About 15 years ago, I coined the word italicità or “italicity” based on the idea of a virtual meeting place, a new kind of piazza, where the 200-250 million people of Italic origin (Italians, Swiss, Dalmatians, descendents of Italians, Italophiles…) throughout the world could meet in a place that transcends formal boundaries and legal barriers.
Italicity can be compared to a commonwealth of cultures, experiences, and ideals—a community that seeks to unite all those who have ‘Italic’ roots.
The Italic community itself has several key characteristics: a millenary culture, a way of life marked by quality, and a special taste for uniqueness. But, in addition to these qualities, there are also certain characteristics that can mirror some Italian defects. For example, there is a cosmopolitanism that is far from Italian provincialism; there is more internal unity, which was learned by peoples that are less factious than we are; and there is a familiarity with societies and institutions that have an older and more penetrating liberal and democratic tradition, such as the United States, Canada, Switzerland, Great Britain, or France.
There have always been Italici. It can be said that Marco Polo, the explorer who united two distinct and far apart civilizations, was the first Italic. Throughout history, many other “proto-Italici” left their homelands to establish themselves in other parts of the world. Just like those who came to Italy or Italian Switzerland attracted by art and culture, these people should also be considered the predecessors of the current Italici. Goethe, who wrote his famous Italian Journey, was certainly a predecessor of the current Italici.
Today, italicity is made up of many components throughout the world that form a network. The scope of this network is not to revolve around Italy; rather, it is that of interacting with one another in the best and most direct way possible. The Italici of Buenos Aires can communicate, express opinions, and do business with the Italici of New York who can do the same thing with the Italici of Sydney.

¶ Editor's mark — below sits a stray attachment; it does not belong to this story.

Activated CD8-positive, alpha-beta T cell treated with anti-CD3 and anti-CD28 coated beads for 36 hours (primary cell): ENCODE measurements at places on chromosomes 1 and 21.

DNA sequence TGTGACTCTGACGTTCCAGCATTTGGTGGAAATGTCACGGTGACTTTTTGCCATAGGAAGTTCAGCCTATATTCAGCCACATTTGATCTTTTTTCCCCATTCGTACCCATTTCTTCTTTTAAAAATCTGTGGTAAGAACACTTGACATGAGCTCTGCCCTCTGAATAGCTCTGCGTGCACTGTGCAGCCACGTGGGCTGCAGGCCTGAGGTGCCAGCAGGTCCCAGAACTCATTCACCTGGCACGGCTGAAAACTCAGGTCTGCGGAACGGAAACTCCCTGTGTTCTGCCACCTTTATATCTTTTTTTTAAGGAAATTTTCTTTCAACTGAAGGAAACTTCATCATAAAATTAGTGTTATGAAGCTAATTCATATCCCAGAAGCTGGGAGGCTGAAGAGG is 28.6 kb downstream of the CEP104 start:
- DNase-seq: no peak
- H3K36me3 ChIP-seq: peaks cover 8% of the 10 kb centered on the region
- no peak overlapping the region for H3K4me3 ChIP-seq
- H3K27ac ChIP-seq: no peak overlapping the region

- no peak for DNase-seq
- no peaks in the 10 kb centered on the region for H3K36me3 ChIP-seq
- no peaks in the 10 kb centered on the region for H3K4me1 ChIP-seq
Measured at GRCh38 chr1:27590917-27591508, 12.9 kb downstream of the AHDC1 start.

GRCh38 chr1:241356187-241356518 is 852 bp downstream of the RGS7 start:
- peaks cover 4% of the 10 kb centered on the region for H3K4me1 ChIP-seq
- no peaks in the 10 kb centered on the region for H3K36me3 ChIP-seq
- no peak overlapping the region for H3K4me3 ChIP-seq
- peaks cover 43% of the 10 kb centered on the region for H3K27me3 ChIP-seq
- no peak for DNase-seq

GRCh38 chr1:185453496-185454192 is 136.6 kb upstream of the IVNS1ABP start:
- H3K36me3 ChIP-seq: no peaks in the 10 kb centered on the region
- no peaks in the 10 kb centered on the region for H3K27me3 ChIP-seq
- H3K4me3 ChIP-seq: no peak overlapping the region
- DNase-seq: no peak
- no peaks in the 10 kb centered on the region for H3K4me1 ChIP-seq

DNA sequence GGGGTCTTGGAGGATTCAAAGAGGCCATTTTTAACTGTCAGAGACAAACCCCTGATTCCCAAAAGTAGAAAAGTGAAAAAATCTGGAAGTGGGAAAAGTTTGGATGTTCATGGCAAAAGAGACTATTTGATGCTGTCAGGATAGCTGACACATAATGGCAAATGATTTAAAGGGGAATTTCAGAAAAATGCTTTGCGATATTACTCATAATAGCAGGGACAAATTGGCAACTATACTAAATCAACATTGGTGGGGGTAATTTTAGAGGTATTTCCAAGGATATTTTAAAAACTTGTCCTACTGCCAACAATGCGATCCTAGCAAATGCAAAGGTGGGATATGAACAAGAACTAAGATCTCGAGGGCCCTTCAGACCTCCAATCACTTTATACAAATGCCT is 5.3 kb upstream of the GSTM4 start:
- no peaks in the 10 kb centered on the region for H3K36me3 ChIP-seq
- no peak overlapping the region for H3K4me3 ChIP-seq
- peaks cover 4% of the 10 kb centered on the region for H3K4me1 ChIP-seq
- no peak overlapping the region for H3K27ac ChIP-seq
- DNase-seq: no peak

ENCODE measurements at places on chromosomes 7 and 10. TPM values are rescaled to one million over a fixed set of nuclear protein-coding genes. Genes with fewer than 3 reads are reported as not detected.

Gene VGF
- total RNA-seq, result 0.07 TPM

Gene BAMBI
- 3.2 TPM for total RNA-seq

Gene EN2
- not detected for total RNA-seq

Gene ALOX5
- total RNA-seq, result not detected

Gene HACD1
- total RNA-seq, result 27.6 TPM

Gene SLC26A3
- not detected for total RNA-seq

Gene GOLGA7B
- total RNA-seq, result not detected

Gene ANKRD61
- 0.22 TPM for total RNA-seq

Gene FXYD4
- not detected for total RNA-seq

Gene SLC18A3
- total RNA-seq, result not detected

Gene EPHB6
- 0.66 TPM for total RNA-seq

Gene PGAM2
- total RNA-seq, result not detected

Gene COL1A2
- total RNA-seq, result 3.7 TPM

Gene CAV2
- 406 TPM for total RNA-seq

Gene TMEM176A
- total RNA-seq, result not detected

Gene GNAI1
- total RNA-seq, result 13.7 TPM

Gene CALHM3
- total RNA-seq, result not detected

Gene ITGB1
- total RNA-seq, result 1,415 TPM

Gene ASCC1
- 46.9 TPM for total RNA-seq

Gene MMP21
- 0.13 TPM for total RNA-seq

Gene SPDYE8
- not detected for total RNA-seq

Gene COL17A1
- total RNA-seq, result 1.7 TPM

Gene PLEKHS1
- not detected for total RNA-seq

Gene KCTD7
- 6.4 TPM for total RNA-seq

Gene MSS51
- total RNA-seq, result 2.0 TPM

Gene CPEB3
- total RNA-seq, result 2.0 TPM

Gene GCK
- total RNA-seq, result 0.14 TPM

Like all free and open communities, italicity offers many opportunities as well as the invaluable bonus of a shared identity, especially during this time of globalization when many traditional values are cast by the wayside. It is important to emphasize that the Italic identity is not an act of disloyalty toward the person’s country of residence but, instead, it is the key to belonging to a rich and complex value system. The Italic “piazza” is not a place of nationalistic claims; instead it is a place that promotes the togetherness of those who share a common matrix in their life experience (who can also hold the richness of regional communities and the vitality of dialects).
To consider an additional membership, that of Italic, belongs more to the act of conversion rather than secessions as it is neither exclusive nor excluding. The Italici are favored by their large diaspora, which is present in every corner of the earth. This diaspora knew how to gain the respect and often the admiration of its various new homelands. Italian emigration is no longer a humble migration in search of food. Today, the Italic business and cultural community is recognized everywhere and the Internet seems to be the ideal way to link these communities. In this postmodern world, where technology has leveled the dimensions of time and space, the Italic “piazza” cannot avoid coinciding with the various aspects of the web. The Internet is the best way to reach other people. In fact, the web can both speak to and give voice to a diverse audience by surpassing geographic location as well as national, linguistic, and professional boundaries.
Nevertheless, it is of the utmost importance to remember that although the Italic union is attainable, it has nothing to do with an exclusive membership; it has to be gained through a gradual development of consciousness that is not in contrast with the rights and duties of citizens born and raised on American, Argentine, or Australian soil. To feel Italic is not in conflict with feeling Italian, Swiss-Italian, Italian-American, etc.; on the contrary. In fact, one of the first results of the new “glo-cal” experience (belonging to a shared community with a global dimension, but still expressing it through its local components) is the ability to simultaneously belong to separate, distinct cultures.
It can be said that there is an Italic piazza (Italy-city) wherever and whenever an Italic enters into relationship with another Italic. While the Italic piazza doesn’t coincide with that of the ideal Renaissance City nor with De Chirico’s metaphysical one, the Italic piazza does indeed see, in both, its own cultural ascendance. Italici live by the values that have been distilled and consolidated throughout centuries of civitas italica. These values are not just shared and shareable values; they are the springboard for new belongings and additional togetherness that at the moment are not completely imaginable. The Italic piazza will be the catalyst of future political alchemy.
*Piero Bassetti is President of “Globus et Locus”